The people’s doctor walks free

Dr Binayak Sen, pediatrician, public health activist and national vice president of the People’s Union for Civil Liberties who was accused of sedition by the Chhattisgarh government, was granted bail by the Supreme Court of India. Sen had been working in the tribal areas of Chhattisgarh offering free public healthcare. The doctor, who had worked with the government on health sector reform, strongly criticized its anti-Naxalite operations for human rights violation. In May 2007 he was arrested for his alleged support of the outlaws under evidence of his meetings with Naxalite leaders. The global community including a section of the medical fraternity expressed outrage at Sen’s imprisonment while human rights watchdogs condemned it as a politically motivated move. Amnesty International described Sen as a prisoner of conscience and said his incarceration amounted to contravention of human rights and international law. Nobel laureates from around the world wrote to the President of India and Prime Minister Manmohan Singh, as well as the Chhattisgarh state government, pleading for Sen’s release. Though the doctor was granted bail in 2009, he was charged with sedition in 2010 in Raipur and kept in solitary confinement. April 15, the Supreme Court of India granted bail to Binayak Sen, rejecting the charges of sedition against him.

Sathya Sai Baba attains samadhi

AFP PHOTO/ Dibyangshu Sarkar

Sathya Sai Baba counted among his devotees India’s most influential politicians (including former Prime Minister Atal Bihari Vajpayee), sportspersons (including Sachin Tendulkar), industrialists and film personalities. Hailed as a godman by his followers, who by some estimates number nearly 100 million all over the world, he became an icon for spirituality, philanthropy and education. Puttaparthi, the small Andhra Pradesh town where he was born Sathyanarayana Raju in 1926, became a magnet for his flock. Here, Sai Baba established a charitable multi-specialty hospital, schools, an airport and a university. Controversy over his powers to materialize foodstuff, gold and other objects from thin air made him the target of rationalists who ascribed such phenomena to sleight of hand and mass hysteria of enraptured devotees. In later years, his establishment came under attack over allegations of sexual abuse. However, no charges were framed. Sathya Sai Baba, who claimed to be a reincarnation of the mystic Sai Baba of Shirdi who died eight years before he was born, had predicted his own death in 2019 but died this year on April 24. He had also predicted that he would reincarnate in 2023 in a Karnataka village, though his followers believe he might return as early as next year. Following his death, his trust has been embroiled in controversy over alleged unaccounted wealth. In three rounds of inventory, nearly Rs 59 crore worth of gold, silver and cash have been recovered from various institutions under the Sathya Sai Trust.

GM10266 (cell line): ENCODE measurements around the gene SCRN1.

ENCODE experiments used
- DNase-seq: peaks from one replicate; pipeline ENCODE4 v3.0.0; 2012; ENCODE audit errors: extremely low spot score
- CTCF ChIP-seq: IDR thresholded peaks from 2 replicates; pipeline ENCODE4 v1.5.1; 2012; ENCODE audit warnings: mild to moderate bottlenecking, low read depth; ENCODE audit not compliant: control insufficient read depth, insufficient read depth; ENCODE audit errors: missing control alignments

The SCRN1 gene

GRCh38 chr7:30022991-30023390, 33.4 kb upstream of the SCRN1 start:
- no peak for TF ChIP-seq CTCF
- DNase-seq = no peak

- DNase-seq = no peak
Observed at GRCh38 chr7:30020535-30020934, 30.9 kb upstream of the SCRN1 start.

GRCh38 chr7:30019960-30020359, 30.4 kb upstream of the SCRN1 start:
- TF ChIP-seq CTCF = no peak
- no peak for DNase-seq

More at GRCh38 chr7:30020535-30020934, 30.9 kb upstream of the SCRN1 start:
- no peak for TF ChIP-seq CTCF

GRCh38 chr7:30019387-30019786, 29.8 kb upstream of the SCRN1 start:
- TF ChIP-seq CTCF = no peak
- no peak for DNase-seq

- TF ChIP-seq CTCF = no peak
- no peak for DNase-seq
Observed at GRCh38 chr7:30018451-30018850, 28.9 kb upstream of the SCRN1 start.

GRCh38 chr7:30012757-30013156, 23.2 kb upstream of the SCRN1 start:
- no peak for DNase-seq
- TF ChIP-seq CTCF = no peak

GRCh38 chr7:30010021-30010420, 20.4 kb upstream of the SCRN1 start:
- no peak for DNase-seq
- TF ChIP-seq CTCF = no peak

Game’s up for Kalmadi

When Suresh Kalmadi pulled off the controversy-dogged Commonwealth Games in Delhi last year, he perhaps imagined that the worst was behind him. As chairman of the Organizing Committee he was accused of doling out contracts to favored parties at exorbitant rates. An Indian Air Force pilot decorated with eight medals during his career, he joined politics after an early retirement and became president of the Maharashtra Pradesh Youth Congress. He was elected to the Lok Sabha from Pune in 1996 and 2004 (previously, he had served three Rajya Sabha terms from 1982 to 1996 and subsequently in 1998) and served as Minister for Railways from 1995 to 1996 in the cabinet of former Prime Minister P V Narasimha Rao. Kalmadi was chairman of the Indian Olympic Association for four terms. Calls for his arrest grew louder after reports of irregularities in the award of contracts for the 2010 Commonwealth Games flooded the media. At the CWG closing ceremony Kalmadi was booed by spectators and sidelined by Congress chief Sonia Gandhi. He was also not invited to the Prime Minister’s ceremony to honor Indian athletes after the Games. The Central Vigilance Commission ordered an inquiry into Kalmadi’s alleged irregularities though he claimed to be innocent. In November he was dismissed as Secretary of the Congress Parliamentary Party. April 25, the CBI arrested Kalmadi for awarding illegal contracts to a Swiss firm for the 2010 Commonwealth Games, incurring losses to the national exchequer amounting to Rs 95 crore. The Congress Party suspended his membership and he was sacked as President of the Indian Olympic Association. Kalmadi is currently lodged in New Delhi’s Tihar Jail where controversy keeps up with him.